Distinguishing Osteoarthrosis Diagnoses

Question: What is the distinction in ICD-9-CM category 715 between “localized” and “generalized” osteoarthrosis, as well as between “primary” and “secondary?” What do these terms mean in this context?

Answer: Osteoarthritis is a common, chronic joint disorder that typically evolves (and worsens) as people age. The condition describes the degeneration and loss of articular cartilage, along with new bone formation (osteophytes) in and around the joints. Symptoms include limited range of motion and mechanical pain, which tend to worsen with movement. Joints most commonly affected include the knees, hips, cervical and lumbosacral spine, and the “knuckles” of the fingers and thumbs.

In ICD-9-CM, osteoarthritis of most sites—except the spine (see below)—is assigned to ICD-9-CM category 715. Within this category, the fourth digit specifies generalized or localized, while the fifth digit identifies primary vs. secondary.

  • 715.0 Osteoarthrosis, generalized
  • 715.10 Osteoarthrosis, localized, primary
  • 715.30 Osteoarthrosis, localized, not specified whether primary or secondary
  • 715.8 Osteoarthrosis involving, or with mention of more than one site, but not specified as generalized
  • 715.9 Osteoarthrosis, unspecified whether generalized or localized

Localized osteoarthritis is osteoarthritis contained to a single site. It comes in two varieties:

  • Primary, or idiopathic, osteoarthritis (715.1x) has no known cause. This is the most common form of osteoarthritis.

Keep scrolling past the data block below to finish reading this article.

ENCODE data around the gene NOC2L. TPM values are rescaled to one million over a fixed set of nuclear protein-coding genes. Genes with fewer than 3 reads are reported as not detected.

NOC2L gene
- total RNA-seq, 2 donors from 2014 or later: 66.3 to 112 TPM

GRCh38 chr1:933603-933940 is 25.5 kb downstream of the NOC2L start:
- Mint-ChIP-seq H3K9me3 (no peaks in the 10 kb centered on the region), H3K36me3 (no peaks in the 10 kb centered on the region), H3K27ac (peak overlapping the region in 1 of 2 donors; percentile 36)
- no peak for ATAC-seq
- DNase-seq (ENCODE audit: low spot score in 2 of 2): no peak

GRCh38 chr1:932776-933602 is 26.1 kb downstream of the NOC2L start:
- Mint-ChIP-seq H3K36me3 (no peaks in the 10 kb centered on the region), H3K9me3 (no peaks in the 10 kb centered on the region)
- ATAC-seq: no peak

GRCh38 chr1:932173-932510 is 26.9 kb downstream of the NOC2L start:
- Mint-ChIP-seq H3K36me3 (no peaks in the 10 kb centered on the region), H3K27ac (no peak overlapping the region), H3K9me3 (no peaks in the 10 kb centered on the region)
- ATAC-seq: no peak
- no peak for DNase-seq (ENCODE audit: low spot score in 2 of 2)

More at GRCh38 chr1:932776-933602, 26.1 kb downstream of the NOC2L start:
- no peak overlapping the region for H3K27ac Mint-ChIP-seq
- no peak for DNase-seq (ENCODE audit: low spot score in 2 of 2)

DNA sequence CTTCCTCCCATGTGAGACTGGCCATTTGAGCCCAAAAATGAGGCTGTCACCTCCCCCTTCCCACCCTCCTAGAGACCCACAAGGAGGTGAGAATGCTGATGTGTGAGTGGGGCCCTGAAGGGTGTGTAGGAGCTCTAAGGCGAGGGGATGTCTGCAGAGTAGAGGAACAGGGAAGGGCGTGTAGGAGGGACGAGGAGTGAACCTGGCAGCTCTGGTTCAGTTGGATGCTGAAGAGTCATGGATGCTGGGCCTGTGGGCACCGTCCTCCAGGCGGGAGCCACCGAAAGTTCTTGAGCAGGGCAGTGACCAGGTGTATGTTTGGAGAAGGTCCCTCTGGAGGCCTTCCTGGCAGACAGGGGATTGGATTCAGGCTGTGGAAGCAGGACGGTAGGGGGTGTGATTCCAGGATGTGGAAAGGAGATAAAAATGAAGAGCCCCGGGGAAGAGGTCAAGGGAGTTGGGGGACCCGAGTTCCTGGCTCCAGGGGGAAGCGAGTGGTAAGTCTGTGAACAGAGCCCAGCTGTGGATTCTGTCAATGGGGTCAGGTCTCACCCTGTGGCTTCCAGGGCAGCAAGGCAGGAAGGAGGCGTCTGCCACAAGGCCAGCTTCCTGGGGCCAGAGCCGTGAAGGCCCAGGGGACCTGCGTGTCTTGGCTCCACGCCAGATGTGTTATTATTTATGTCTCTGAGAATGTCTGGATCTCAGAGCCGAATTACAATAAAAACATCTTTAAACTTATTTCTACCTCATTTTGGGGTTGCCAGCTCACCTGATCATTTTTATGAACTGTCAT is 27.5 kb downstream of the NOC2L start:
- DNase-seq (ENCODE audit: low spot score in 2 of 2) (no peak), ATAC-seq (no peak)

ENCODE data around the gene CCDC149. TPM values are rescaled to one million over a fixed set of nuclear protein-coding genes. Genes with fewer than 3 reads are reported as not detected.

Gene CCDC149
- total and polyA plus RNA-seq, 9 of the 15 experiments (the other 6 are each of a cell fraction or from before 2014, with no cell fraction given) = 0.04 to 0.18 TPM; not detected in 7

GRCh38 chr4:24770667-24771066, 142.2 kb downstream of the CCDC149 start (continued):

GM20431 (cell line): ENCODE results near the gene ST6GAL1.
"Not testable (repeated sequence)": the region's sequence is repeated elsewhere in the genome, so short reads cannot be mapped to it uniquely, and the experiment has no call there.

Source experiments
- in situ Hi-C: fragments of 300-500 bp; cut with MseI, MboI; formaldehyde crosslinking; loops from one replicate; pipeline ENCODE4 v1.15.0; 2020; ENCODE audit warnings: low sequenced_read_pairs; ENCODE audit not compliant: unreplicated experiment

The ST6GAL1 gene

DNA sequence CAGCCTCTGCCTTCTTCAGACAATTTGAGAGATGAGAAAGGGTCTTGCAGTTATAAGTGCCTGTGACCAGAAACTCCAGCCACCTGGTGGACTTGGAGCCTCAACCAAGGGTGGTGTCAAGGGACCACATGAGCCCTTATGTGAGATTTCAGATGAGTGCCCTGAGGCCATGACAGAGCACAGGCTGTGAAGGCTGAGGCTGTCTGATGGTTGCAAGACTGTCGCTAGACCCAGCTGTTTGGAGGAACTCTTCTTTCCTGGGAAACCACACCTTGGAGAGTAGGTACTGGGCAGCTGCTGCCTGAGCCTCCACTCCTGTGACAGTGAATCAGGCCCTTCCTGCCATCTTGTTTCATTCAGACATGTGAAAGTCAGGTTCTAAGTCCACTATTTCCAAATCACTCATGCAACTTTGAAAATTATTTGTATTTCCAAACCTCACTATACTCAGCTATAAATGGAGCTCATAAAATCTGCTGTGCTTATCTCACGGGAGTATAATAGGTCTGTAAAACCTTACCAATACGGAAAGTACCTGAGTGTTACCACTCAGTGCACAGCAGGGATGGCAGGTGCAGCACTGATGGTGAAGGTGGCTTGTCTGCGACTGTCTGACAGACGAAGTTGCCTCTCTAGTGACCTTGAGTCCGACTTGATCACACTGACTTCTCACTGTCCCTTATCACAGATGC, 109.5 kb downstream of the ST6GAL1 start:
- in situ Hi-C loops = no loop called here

• Secondary osteoarthritis (715.2x) is due to an external or internal injury or disease (e.g., overuse, rheumatoid arthritis, obesity, etc.)

If localized osteoarthritis is not specified as primary or secondary, you should assign code 715.3x. Note that if bilateral joints are affected (e.g., both left and right knees), the osteoarthritis is still considered to be localized.

Generalized osteoarthritis (primary generalized osteoarthritis), in contrast to localized osteoarthritis, involves three or more joints or groups of joints, and is reported with 715.0.

If documentation does not specify whether the condition is generalized or localized, and it is not possible to query the treating provider to request an addendum to the documentation, assign 715.9x

Note that osteoarthritis of the spine is assigned to category 721. The specific code assignment depends on the site of the spine involved (i.e., cervical, thoracic, lumbar), and if myelopathy is present.

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John Verhovshek

John Verhovshek

John Verhovshek, MA, CPC, is Managing Editor at AAPC. He has covered medical coding and billing, healthcare policy, and the business of medicine since 1999. He is an alumnus of York College of Pennsylvania and Clemson University, and a member of the Asheville-Hendersonville AAPC Local Chapter.
John Verhovshek

About Has 402 Posts

John Verhovshek, MA, CPC, is Managing Editor at AAPC. He has covered medical coding and billing, healthcare policy, and the business of medicine since 1999. He is an alumnus of York College of Pennsylvania and Clemson University, and a member of the Asheville-Hendersonville AAPC Local Chapter.

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